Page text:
Fox News pointed out on September 23 that the federal government was resorting to “bullying tactics,” and Senate Minority leader Mitch McConnell (R-Ky.) called the investigation of Humana by the Centers for Medicare and Medicaid Services (CMS) a “federal gag order.” It is a blatant attempt to silence a company that disagrees with the administration, and McConnell is asking the administration to justify its actions.
The controversy began when Humana sent its customers a letter warning that proposed healthcare reform efforts could severely impact their benefits under the Medicare Advantage program. This should have been no surprise and no problem, since President Obama repeatedly referred to the Medicare Advantage plan during his healthcare town hall meetings as something he wanted to eliminate.
Humana simply stated the obvious in its correspondence: If Medicare Advantage funding is reduced or eliminated, “millions of seniors and disabled individuals … could lose many of the important benefits and services that make Medicare Advantage health plans so valuable.” Apparently the truth hurts, because Baucus, who chairs the Senate Finance Committee that oversees the Medicare and Medicare Advantage programs, immediately initiated a CMS investigation of Humana that slapped a “cease and desist” order on the insurer regarding any future healthcare mailings.
Baucus labeled the Humana communique a “scare tactic” that will spread misinformation about current reform proposals, but his Finance Committee reform legislation would indeed cut spending on Medicare Advantage. Under the flawed managed-care system imposed on the United States by the federal government, the CMS does indeed have a degree of regulatory authority over communication between insurers and the insured. But to cry foul when everything Humana is saying can be verified is a patent abuse of power.
“This is so clearly an outrage,” McConnell declared to the Senate. “For explaining to seniors how legislation might affect them, the federal government has now issued a gag order on that company, and any other company that communicates with clients on the issue, telling them to shut up — or else.”
McConnell hit the nail on the head when he further elaborated: “This is precisely the kind of thing Americans are worried about with the administration’s health care plan. They’re worried that government agencies which were created to enforce violations even-handedly will instead be used against those who voice a different point of view.”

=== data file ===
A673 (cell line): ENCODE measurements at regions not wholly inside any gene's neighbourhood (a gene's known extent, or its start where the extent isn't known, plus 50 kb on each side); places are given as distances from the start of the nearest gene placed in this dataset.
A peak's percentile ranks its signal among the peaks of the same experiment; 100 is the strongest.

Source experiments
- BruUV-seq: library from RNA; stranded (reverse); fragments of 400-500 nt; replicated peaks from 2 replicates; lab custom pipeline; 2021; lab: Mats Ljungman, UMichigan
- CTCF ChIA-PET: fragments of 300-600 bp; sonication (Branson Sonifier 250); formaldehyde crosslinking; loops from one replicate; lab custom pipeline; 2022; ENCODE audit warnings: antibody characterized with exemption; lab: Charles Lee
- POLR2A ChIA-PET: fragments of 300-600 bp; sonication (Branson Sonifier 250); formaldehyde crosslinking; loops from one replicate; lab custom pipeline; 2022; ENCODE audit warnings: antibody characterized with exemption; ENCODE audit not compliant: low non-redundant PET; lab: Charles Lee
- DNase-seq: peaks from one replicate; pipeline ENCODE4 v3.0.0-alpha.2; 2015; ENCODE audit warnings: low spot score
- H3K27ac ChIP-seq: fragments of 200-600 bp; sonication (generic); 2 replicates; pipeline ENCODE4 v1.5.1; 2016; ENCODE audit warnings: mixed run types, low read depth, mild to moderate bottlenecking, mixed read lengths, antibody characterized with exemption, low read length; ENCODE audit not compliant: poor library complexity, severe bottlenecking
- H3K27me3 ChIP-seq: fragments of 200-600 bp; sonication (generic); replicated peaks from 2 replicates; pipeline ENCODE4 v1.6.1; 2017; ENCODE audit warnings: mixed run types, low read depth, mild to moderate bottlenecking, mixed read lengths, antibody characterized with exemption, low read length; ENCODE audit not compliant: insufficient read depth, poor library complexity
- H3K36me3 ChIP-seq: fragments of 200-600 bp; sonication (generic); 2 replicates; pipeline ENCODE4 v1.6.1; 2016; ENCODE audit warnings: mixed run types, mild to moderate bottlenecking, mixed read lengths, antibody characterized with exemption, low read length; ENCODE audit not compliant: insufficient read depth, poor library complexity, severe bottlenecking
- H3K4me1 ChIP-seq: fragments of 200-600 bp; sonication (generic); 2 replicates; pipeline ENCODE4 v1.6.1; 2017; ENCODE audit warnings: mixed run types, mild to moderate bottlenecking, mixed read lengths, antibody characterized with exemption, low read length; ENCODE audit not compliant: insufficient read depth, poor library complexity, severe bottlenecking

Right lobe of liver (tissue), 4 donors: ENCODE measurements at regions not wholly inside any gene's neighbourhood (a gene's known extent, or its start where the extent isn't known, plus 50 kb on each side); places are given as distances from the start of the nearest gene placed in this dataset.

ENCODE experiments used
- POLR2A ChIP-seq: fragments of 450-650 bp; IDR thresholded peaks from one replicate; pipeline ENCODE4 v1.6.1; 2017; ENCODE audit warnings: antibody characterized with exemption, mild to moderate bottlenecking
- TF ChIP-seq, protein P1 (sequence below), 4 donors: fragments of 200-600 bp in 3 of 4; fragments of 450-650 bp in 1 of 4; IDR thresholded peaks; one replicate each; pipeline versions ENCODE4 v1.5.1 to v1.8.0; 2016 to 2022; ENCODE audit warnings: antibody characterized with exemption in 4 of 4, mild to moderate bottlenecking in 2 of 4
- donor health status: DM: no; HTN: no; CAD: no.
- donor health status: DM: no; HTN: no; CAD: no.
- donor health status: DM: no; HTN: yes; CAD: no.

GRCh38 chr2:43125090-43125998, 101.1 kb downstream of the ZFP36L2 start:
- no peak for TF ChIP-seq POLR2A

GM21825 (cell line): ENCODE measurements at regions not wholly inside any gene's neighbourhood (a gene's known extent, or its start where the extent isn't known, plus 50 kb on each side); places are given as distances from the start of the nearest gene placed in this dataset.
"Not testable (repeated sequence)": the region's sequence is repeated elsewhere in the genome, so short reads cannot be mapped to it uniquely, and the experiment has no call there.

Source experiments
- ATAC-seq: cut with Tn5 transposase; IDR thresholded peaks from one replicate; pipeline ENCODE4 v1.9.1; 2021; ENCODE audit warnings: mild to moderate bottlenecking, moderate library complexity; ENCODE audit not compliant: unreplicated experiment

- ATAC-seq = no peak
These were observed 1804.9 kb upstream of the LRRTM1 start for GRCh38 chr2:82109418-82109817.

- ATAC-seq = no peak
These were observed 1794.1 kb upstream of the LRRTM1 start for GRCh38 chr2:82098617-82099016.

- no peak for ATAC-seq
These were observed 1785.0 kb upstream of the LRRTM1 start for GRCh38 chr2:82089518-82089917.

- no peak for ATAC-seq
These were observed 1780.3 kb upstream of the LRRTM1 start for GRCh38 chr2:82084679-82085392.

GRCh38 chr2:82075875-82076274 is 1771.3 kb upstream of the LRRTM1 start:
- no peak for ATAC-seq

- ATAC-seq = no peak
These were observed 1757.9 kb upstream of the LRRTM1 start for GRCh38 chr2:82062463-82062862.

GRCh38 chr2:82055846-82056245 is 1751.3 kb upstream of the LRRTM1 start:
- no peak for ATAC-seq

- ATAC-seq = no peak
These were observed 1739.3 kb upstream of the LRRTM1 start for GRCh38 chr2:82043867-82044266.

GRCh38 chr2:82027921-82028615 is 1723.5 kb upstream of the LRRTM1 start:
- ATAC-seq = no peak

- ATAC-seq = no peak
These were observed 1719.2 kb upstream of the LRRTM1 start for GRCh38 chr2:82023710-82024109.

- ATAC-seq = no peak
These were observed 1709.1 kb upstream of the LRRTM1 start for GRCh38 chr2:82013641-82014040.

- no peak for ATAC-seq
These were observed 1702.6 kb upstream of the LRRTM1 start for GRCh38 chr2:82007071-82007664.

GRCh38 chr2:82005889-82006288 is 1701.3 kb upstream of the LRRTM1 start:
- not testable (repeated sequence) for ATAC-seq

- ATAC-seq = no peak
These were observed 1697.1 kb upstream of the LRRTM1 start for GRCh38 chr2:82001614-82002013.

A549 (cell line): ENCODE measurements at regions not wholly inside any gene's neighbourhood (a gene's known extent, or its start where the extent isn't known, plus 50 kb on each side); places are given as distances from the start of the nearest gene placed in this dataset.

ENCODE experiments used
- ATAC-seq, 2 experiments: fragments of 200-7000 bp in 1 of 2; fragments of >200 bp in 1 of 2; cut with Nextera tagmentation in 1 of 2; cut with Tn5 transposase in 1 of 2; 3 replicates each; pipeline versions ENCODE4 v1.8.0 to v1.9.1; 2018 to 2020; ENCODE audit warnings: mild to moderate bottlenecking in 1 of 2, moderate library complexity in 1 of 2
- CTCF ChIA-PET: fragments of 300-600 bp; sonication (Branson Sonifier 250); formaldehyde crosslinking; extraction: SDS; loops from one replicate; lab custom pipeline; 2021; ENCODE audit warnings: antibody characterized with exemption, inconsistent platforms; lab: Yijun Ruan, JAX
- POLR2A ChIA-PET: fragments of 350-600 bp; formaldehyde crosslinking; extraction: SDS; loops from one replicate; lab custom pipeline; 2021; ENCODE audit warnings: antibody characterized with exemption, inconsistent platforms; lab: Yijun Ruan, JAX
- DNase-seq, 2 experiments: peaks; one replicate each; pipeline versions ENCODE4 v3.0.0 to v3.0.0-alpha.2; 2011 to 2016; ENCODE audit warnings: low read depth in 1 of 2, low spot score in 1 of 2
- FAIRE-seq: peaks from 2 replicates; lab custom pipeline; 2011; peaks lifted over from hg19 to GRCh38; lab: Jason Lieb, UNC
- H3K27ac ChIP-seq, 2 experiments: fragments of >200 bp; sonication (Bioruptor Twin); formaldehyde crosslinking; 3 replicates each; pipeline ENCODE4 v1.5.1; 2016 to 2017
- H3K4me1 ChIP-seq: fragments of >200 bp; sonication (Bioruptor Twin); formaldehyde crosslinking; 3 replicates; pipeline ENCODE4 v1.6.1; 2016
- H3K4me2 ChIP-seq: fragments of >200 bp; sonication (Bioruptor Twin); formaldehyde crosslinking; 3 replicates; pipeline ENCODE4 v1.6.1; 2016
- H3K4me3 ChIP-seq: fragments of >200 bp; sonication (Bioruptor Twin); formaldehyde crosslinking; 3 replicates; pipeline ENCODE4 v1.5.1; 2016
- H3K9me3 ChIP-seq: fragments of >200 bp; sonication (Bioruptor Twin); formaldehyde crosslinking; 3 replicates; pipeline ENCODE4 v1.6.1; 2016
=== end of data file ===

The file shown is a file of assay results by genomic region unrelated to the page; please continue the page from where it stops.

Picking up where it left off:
In this case, the administration is not just shutting down the dissemination of a “different point of view,” it is forbidding the communication of facts backed up by the Congressional Budget Office. CBO Director Douglas Elmendorf said under questioning by Finance Committee Republicans that the committee’s proposed reforms “would reduce the extra benefits that would be made available to beneficiaries through Medicare Advantage plans.”
California Healthline on September 23 further pointed out that CBO analysis indicates Medicare Advantage plans would see a direct reduction of about $123 billion over 10 years, with additional indirect funding cuts of $15.6 billion. Elmendorf has stated that Medicare Advantage programs could be expected to lose up to 2.7 million beneficiaries during that same 10-year period.
House Ways and Means Committee ranking member Representative Dave Camp (R-Mich.) has joined McConnell in calling for the CMS to explain its gag order. “I have never seen anything like this and I question if politics was the deciding factor,” Camp ventured in a press release. “Given that the administration has failed for more than eight months to nominate a director for CMS, I wonder if undue political pressure may have been applied on the CMS staff.”
That Baucus and those who support the President’s healthcare reform proposals should be so quick to choke off free speech by abusing their power ought to give one pause. Can Americans entrust their healthcare to officials who sink so low? Better yet, Americans ought to learn from this that the managed-care system imposed by the federal government is not part of the problem, it is the problem!
The correct healthcare reform is not the Senate Finance Committee’s attempt to make managed care better, it is Congressman Ron Paul’s suggestion that the managed-care system be dismantled so America can once again return to a genuine free market for healthcare.
Photo: AP Images